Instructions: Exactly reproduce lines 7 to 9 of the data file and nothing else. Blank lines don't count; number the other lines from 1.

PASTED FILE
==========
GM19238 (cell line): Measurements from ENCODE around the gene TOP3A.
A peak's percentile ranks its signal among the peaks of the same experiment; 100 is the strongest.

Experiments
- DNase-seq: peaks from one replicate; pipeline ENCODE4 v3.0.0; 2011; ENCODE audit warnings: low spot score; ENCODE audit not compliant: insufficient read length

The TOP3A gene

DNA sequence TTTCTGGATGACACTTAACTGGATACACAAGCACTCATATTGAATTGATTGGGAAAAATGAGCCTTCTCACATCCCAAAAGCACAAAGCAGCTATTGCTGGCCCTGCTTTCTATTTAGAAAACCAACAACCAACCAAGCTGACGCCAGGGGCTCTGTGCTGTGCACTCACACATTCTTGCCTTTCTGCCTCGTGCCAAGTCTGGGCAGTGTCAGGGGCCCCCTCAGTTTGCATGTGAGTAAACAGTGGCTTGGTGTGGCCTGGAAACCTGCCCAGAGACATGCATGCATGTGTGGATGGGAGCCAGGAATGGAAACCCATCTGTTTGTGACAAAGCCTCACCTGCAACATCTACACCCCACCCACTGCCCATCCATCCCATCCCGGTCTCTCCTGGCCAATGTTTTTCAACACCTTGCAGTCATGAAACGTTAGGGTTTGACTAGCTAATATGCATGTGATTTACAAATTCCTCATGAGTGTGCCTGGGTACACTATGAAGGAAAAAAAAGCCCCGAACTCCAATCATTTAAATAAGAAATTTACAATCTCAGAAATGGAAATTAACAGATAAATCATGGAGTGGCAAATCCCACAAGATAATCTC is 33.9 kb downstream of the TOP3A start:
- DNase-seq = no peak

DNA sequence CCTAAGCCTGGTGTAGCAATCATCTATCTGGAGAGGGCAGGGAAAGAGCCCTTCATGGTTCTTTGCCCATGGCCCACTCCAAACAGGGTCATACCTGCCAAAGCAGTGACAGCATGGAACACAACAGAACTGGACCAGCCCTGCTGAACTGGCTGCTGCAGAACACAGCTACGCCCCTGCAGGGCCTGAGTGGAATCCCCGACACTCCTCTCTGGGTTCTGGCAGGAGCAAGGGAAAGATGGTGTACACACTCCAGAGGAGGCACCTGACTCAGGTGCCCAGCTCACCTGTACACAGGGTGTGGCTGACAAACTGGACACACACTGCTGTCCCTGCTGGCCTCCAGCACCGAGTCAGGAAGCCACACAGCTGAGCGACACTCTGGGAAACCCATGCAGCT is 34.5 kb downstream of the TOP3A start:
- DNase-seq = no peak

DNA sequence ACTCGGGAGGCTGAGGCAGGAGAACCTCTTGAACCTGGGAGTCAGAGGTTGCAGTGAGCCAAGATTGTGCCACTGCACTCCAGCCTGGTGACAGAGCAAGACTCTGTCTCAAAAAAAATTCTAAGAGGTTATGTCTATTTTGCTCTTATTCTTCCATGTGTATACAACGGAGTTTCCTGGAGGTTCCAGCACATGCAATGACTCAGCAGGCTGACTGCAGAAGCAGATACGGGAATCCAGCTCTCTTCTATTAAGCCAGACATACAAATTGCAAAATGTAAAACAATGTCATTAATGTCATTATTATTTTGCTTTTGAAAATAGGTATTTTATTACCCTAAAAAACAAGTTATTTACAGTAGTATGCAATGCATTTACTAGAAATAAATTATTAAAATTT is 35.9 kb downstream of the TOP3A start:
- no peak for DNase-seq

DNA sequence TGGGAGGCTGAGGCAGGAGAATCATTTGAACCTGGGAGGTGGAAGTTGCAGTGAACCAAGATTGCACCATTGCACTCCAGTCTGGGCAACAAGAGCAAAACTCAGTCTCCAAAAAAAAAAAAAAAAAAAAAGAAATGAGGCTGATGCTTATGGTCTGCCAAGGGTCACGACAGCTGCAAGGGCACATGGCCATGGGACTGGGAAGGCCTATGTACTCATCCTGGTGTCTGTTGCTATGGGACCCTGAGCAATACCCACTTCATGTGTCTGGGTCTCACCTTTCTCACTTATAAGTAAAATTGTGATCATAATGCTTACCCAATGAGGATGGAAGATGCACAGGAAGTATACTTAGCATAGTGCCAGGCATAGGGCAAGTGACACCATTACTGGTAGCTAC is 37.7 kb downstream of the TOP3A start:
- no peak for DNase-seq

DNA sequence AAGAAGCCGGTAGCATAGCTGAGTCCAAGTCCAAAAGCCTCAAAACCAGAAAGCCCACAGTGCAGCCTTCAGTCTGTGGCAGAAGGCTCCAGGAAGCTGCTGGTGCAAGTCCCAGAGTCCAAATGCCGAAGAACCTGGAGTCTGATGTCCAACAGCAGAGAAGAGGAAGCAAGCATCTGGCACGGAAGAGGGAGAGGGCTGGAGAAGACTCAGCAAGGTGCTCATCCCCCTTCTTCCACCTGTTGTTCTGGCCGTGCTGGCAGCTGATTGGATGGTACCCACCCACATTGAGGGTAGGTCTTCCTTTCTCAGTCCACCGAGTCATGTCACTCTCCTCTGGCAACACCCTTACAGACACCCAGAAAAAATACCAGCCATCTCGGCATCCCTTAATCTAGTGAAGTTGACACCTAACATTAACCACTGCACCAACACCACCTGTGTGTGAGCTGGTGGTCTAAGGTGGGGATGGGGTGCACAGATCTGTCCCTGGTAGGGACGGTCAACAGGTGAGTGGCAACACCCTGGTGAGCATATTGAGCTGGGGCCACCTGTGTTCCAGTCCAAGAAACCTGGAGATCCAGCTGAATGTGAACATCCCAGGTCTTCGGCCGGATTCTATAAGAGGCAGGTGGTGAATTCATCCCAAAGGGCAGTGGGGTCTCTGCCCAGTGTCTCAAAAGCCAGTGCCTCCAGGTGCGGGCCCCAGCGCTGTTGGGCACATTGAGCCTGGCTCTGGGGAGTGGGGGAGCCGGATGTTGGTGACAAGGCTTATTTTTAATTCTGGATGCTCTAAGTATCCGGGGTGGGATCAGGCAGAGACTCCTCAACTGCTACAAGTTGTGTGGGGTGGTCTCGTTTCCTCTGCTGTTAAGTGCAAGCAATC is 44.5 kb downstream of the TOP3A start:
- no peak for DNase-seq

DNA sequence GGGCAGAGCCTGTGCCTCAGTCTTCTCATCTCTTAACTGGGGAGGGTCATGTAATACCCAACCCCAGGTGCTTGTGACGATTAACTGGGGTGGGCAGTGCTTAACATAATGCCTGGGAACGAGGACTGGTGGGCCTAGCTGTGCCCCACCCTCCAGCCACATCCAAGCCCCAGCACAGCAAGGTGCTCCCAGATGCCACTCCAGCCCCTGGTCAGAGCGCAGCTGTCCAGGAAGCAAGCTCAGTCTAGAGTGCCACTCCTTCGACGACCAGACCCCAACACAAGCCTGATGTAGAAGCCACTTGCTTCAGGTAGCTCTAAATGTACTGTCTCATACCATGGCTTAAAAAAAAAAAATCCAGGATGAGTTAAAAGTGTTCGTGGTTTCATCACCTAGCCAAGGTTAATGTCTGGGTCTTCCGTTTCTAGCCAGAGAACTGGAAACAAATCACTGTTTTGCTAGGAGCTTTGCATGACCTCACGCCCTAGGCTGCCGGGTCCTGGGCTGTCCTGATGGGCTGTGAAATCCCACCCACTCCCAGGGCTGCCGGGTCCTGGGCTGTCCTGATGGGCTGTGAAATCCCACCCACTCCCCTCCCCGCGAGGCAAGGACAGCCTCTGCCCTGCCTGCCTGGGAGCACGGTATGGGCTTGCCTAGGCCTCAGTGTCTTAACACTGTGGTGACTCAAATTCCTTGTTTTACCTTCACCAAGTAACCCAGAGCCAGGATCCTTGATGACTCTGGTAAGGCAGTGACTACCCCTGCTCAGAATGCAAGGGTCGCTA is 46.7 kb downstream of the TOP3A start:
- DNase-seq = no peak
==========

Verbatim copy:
- DNase-seq = no peak

DNA sequence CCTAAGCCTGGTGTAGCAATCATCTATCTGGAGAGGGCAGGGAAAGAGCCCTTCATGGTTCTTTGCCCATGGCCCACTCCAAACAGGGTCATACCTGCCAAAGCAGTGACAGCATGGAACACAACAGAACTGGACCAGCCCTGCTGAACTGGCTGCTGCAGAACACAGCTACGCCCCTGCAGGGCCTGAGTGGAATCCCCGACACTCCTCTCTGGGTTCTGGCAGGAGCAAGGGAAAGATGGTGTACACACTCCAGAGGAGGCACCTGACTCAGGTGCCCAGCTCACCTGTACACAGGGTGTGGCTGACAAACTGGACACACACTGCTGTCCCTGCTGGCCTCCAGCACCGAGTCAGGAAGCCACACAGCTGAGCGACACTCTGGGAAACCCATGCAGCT is 34.5 kb downstream of the TOP3A start:
- DNase-seq = no peak